NSAIDs Post Myocardial Infarction

Abstract & Commentary

By Michael H. Crawford, MD, Professor of Medicine, University of California, San Francisco, Chief of Clinical Cardiology, University of California, San Francisco Medical Center, CA. Dr. Crawford reports no financial relationships relevant to this field of study. This article originally appeared in the December 2012 issue of Clinical Cardiology Alert.

Synopsis: The authors concluded that the use of nonsteroidal anti-inflammatory drugs was associated with an increased risk of coronary events for more than 5 years after the first myocardial infarction.

Source: Olsen AM, et al. Long term cardiovascular risk of nonsteroidal anti-inflammatory drug use according to time passed after first-time myocardial infarction: A nationwide cohort study. Circulation 2012;126:1955-1963.

The use of non-steroidal anti-inflammatory drugs (NSAIDs) early after myocardial infarction (MI) has been shown to increase the risk of death or recurrent MI, but little is known about the long-term risks. Thus, this group from Denmark evaluated their national database and identified more than 99,000 patients who survived 30 days after discharge following their first MI. Of these patients, 44% filled at least one prescription for NSAIDs during a 5-year follow-up period between 1997 and 2009 when the study ended. All NSAIDs were only available by prescription, except ibuprofen. Ibuprofen was available from late 2001 on, but only in 200 mg doses with a maximum of 100 tablets. The primary outcomes were all-cause mortality and cardiac death or readmission for MI. The use of any NSAID was associated with an increased risk of death (hazard ratio [HR] 1.59, 95% confidence interval [CI], 1.49-1.69) after 1 year and HR 1.63 (CI, 1.52-1.74) after 5 years. Cardiac death or MI was also increased (HR 1.30, CI, 1.22-1.39) after 1 year and HR 1.41 (CI, 1.28-1.53) after 5 years. Diclofenac exhibited the highest increase in mortality (HRs 2.07-2.73 over the first 5 years). The authors concluded that the use of NSAIDs was associated with an increased risk of coronary events for more than 5 years after the first MI.


This population-wide observational study strongly suggests that all NSAIDs should be avoided after MI because there is a persistent increase in coronary events even after 5 years. Although naproxen exhibited the least increase in events, it has a higher likelihood of causing gastrointestinal (GI) bleeding than celecoxib, and bleeding in post-MI patients is not safe. Of course, this study does not establish causation, but there are potential mechanisms that would make the assumption of causation biologically plausible.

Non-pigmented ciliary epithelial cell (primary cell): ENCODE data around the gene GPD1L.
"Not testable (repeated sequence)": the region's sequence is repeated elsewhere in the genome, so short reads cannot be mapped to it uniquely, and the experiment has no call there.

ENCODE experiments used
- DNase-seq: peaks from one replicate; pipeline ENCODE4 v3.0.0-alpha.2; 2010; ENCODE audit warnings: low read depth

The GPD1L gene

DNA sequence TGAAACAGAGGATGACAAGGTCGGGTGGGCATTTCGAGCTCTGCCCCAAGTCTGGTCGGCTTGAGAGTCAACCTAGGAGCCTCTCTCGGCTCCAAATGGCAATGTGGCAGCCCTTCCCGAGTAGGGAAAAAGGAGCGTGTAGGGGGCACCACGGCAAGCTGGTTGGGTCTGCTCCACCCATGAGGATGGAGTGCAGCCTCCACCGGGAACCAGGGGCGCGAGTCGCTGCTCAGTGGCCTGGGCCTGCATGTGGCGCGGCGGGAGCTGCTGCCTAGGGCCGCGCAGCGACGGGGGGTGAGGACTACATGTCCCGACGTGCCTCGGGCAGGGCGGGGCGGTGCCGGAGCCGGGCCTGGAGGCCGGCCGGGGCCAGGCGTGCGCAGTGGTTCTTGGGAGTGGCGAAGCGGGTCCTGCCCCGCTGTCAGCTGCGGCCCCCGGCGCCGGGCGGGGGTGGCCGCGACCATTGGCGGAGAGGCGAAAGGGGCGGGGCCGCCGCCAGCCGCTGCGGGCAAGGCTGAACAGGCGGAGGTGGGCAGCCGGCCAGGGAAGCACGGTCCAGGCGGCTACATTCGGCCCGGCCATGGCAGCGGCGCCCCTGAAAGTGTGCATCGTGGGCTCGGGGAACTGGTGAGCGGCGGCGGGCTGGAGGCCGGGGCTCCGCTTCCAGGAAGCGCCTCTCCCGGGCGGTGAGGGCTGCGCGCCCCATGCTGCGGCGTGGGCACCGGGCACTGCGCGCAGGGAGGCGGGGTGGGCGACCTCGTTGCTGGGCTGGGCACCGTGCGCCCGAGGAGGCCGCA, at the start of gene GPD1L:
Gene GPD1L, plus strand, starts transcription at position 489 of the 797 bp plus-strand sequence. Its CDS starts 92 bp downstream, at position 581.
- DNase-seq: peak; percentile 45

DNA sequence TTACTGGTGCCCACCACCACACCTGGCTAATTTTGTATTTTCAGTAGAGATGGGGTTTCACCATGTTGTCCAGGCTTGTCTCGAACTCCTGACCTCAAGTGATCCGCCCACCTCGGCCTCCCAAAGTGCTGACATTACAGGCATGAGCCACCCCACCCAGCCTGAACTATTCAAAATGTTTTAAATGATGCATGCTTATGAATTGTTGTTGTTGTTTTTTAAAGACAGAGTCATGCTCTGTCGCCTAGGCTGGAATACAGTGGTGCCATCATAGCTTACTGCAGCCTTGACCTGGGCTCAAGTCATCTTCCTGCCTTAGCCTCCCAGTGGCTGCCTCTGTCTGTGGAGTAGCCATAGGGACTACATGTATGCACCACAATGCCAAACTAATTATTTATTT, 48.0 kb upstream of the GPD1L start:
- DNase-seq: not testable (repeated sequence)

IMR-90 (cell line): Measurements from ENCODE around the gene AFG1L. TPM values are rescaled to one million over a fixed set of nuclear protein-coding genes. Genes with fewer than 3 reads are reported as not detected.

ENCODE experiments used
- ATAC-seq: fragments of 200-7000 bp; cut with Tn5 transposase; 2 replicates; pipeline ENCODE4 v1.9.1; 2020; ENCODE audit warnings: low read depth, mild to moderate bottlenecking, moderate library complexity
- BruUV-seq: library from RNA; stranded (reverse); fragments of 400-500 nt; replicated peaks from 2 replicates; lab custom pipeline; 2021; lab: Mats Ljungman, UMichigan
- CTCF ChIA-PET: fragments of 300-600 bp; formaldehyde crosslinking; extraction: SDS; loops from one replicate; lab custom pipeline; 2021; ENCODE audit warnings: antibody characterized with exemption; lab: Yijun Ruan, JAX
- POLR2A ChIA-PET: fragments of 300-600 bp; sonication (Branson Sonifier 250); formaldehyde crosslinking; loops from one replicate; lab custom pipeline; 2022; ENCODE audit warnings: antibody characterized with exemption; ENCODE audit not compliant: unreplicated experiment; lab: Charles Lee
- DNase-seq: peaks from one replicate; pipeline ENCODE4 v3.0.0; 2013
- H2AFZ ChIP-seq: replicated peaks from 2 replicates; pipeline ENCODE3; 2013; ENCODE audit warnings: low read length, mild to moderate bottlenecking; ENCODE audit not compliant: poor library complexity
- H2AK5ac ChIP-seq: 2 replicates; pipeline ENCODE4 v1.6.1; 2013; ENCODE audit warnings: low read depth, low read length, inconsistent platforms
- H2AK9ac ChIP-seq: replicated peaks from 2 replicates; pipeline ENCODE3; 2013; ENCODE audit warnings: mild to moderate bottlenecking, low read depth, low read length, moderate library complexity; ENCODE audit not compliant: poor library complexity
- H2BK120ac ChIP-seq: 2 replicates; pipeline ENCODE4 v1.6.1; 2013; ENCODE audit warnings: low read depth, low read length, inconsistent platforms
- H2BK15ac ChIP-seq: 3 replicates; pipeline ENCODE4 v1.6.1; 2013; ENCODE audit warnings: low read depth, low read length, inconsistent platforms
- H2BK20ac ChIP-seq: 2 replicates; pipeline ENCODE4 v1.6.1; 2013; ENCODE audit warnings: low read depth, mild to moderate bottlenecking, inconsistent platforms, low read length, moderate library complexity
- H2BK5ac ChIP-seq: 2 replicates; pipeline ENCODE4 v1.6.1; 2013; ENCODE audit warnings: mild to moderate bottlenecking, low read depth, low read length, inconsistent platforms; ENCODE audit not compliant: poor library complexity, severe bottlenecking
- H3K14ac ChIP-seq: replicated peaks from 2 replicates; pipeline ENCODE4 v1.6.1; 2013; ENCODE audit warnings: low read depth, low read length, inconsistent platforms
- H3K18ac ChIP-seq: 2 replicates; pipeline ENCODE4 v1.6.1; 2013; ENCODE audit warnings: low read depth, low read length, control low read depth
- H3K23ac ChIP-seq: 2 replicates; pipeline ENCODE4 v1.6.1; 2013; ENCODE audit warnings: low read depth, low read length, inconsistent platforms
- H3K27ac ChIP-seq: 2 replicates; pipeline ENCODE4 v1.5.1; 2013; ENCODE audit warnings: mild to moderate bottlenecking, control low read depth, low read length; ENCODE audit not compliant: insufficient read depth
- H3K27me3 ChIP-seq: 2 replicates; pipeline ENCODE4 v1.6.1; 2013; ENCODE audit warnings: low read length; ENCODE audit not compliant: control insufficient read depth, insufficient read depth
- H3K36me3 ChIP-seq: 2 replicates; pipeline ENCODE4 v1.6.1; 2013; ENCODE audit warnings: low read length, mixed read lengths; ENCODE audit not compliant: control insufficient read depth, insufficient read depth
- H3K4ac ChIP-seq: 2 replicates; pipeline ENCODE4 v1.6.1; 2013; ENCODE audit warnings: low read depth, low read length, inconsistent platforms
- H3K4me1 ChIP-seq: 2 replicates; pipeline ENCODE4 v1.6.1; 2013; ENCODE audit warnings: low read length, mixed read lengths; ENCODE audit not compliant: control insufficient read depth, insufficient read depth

This is one of several cardiovascular studies to come from epidemiologists in Denmark who are mining their national databases. Such studies have the strength of large numbers, but suffer from a lack of comprehensive clinical factors that can produce unmeasured confounders. However, they believe this is unlikely because their sensitivity analysis suggests that if such a factor was present in the population at a frequency of 20%, it would have to raise the risk of mortality by about four-fold to influence the results. In fact, they repeated their analysis after excluding patients with rheumatoid arthritis and it did not change the results.

It is highly unlikely that there will ever be a randomized, controlled trial on this issue. So at this point, all NSAIDs should be avoided if possible post MI. If they do need to be used, naproxen may be the best choice unless the patient is at high risk of GI bleeding. Also, the adverse effects of NSAIDs have been shown to be dose related, so the lowest dose for the shortest time should be used. Since most NSAIDs in the United States are available over the counter, physicians must instruct their post-MI patients about this issue.